The Importance of ATI to Austin’s Tech Industry

Isaac Barchas, director of the Austin Technology Incubator, at its 25th anniversary celebration and graduation.

Isaac Barchas, director of the Austin Technology Incubator, at its 25th anniversary celebration and graduation.

The Austin Technology Incubator started off as a lab at the University of Texas at Austin 25 years ago.
No one knew what an incubator was in 1989 but they understood labs so George Kozmetsky, dean of the business school and ATI’s founder, called it a lab for students to learn about entrepreneurship and technology transfer.
Today, that lab is one of the oldest and most successful incubators in the country. ATI has graduated 142 companies and six of them went public, 40 more merged or were acquired with larger firms and another 50 are still operating, according to a new report “The Economic Impact of Austin Technology Incubator Alumni Companies on Travis Country.
The report found that just in the last 10 years, ATI companies have had an $880 million economic impact on Central Texas and they have created 6,524 direct and indirect jobs.
“ATI has had a tremendous economic impact on Austin,” said Juan Sanchez, vice president for research at the University of Texas at Austin. “It’s not too bad for a 25 year old.”
On Wednesday night, ATI graduated 25 companies, which have raised $60 million so far in venture funding. Two of those companies, Black Locus and Hoot.me have already been acquired. Home Depot bought Black Locus in 2012 and Civitas Learning acquired Hoot.me last summer.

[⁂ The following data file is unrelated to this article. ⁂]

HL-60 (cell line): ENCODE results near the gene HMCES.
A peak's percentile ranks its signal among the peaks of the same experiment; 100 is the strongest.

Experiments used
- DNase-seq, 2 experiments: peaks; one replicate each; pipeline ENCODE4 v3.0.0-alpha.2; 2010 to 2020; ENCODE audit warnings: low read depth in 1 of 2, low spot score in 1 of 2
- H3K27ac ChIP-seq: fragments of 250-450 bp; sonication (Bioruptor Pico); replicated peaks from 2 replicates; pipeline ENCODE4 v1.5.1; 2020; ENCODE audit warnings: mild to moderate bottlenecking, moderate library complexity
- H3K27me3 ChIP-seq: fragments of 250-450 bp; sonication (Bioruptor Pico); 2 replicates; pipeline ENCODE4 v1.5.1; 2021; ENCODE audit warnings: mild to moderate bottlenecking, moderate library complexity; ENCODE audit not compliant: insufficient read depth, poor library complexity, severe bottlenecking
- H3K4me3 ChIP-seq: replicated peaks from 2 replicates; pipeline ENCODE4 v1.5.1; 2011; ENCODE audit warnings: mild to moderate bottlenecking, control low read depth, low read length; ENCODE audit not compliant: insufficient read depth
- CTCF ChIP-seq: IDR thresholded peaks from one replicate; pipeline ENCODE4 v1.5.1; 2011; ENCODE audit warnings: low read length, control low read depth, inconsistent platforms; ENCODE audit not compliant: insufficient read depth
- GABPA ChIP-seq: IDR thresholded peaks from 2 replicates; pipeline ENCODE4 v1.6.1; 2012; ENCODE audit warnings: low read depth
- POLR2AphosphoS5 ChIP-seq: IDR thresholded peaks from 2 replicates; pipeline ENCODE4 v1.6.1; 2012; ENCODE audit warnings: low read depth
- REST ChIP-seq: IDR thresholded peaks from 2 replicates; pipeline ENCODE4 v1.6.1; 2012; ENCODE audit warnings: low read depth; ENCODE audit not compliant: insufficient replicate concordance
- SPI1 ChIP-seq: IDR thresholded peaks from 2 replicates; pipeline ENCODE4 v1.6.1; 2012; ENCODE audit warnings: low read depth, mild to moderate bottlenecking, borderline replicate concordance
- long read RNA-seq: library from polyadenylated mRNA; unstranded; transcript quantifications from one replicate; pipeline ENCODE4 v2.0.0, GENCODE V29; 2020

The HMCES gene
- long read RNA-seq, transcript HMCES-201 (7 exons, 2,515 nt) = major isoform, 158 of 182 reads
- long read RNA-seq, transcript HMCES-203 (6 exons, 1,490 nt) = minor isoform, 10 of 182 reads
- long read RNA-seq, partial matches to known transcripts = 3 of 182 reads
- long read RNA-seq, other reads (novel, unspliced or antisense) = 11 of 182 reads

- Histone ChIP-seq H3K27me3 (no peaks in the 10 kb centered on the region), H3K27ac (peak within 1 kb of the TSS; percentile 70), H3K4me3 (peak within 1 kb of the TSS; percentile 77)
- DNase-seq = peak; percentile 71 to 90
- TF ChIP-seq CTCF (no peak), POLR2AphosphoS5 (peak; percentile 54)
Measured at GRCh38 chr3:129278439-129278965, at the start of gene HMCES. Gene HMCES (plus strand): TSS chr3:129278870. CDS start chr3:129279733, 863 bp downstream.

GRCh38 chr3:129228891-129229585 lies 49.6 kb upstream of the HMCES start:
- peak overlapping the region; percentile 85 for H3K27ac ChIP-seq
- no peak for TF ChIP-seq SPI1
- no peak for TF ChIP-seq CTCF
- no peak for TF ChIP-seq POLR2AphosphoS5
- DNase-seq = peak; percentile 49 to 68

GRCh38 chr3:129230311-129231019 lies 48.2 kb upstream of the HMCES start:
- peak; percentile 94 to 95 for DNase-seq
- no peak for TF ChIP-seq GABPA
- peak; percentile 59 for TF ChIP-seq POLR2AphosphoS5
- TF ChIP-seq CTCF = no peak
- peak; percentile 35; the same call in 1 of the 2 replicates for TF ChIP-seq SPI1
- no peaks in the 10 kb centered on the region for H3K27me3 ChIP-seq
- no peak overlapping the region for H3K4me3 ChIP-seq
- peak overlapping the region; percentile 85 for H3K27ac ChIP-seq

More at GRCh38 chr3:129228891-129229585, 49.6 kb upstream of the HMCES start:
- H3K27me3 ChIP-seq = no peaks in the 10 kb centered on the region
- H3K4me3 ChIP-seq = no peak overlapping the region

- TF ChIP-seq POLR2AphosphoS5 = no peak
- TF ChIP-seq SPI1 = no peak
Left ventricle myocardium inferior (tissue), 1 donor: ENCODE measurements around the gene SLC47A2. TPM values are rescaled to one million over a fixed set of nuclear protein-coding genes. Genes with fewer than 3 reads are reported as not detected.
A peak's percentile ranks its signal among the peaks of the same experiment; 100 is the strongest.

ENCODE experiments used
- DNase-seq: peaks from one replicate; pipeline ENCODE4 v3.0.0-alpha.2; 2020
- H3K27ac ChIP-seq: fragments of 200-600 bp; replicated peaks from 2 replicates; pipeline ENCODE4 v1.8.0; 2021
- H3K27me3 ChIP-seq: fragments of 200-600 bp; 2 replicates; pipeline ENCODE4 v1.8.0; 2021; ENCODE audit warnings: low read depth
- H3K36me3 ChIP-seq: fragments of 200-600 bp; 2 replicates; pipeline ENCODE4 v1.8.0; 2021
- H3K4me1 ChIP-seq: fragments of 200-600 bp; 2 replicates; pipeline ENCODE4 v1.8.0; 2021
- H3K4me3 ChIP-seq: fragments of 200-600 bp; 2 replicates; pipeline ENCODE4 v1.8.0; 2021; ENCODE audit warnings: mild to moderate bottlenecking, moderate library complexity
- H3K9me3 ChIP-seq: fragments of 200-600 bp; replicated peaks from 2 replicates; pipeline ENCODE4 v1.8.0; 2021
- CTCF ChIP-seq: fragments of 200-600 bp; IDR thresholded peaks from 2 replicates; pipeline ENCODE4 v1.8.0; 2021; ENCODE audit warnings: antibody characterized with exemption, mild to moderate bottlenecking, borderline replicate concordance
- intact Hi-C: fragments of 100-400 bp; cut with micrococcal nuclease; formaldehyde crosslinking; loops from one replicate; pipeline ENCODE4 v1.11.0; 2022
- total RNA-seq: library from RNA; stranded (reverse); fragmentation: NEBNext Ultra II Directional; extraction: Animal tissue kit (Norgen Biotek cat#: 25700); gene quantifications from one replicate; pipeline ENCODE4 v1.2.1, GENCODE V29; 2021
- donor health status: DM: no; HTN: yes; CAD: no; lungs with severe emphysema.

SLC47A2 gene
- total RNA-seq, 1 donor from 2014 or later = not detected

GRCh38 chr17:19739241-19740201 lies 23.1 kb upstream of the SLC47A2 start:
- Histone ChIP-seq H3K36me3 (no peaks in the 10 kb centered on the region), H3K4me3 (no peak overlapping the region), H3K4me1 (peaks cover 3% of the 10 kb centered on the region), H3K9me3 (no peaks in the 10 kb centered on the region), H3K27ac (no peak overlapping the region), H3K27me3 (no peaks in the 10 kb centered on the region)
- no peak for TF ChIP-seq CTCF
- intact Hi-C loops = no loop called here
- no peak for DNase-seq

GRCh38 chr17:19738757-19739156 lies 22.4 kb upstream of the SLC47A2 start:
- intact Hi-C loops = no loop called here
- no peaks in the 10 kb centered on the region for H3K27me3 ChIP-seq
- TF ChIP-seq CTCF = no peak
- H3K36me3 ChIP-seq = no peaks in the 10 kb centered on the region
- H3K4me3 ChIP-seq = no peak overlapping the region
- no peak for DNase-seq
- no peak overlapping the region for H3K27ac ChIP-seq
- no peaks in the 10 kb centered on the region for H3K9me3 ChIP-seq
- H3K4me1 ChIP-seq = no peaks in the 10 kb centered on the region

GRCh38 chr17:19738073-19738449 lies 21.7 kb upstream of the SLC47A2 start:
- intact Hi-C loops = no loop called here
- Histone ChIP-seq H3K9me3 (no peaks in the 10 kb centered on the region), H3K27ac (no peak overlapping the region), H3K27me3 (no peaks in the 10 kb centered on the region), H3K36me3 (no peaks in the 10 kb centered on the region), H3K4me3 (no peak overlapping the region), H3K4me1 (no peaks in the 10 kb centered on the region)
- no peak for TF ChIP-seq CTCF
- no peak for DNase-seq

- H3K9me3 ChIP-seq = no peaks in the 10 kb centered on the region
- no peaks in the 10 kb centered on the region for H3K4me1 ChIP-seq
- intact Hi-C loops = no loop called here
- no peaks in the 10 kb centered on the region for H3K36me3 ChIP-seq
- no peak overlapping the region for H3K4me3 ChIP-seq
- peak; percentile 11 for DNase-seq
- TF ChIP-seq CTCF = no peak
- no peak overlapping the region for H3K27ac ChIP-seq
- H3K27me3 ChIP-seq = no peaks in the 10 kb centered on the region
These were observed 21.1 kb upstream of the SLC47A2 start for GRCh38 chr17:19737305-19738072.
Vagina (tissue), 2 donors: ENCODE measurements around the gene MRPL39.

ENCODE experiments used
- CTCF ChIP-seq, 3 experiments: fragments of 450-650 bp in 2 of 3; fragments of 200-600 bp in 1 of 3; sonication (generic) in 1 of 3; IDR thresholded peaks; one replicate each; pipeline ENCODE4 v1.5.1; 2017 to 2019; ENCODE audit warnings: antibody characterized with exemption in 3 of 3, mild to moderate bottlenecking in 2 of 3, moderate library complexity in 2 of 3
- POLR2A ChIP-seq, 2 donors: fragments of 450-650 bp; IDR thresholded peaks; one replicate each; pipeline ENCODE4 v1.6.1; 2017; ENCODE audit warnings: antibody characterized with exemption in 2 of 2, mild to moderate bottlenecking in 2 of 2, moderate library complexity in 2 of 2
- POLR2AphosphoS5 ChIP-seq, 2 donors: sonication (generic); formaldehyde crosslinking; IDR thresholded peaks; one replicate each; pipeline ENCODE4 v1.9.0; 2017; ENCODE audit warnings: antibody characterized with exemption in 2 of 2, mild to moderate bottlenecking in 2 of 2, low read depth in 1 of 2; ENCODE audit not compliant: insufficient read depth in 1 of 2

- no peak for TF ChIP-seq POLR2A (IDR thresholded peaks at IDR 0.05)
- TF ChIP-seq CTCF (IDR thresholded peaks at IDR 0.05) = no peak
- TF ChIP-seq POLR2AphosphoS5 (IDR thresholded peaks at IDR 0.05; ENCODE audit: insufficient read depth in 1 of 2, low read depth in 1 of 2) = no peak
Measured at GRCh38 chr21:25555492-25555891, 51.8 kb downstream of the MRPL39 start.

“In a very real sense, ATI was the only game in town 25 years ago,” said Isaac Barchas, ATI’s director. “Today, ATI is not the only incubator.”
Austin has Capital Factory, DreamIt Ventures, Techstars, Incubation Station, Tech Ranch Austin and more.
“Now Austin is the incubator,” Barchas said.
At the event, Josh Alexander, co-founder of Toopher, gave a humorous graduation speech. Toopher, founded in 2011, now has 23 employees and plans to expand in 2014, he said. Toopher has created software to detect identity theft and fraud online. The company, which created two-factor authentication security software, received $2 million in Series A funding last year.
ATI also handed out awards.
Manoj Saxena, founder of Webify and now general manager of Watson Solutions for IBM Software Group in Austin, won the Laura J. Kilcrease Civic Entrepreneurship Award.
“I want Austin to become the hub for cognitive computing in the country,” Saxena said, upon accepting his award.
The inaugural John Butler Distinguished Alumni Award went to Michael E. Webber, former ATI intern and now Deputy Director of the Energy Institute at the University of Texas at Austin.
More than 400 RSVped to attend the graduation event. Greg Kozmetsky, son of the late George Kozmetsky, attended along with Pike Powers, a long time economic development proponent for the technology industry who worked closely with Kozmetsky. Other attending included Laura Kilcrease, the founding executive director of ATI, Robert Peterson, director of the IC2 Institute, Gregory Fenves, UT executive vice president and provost, Bob Metcalfe, UT professor of Innovation and many more.

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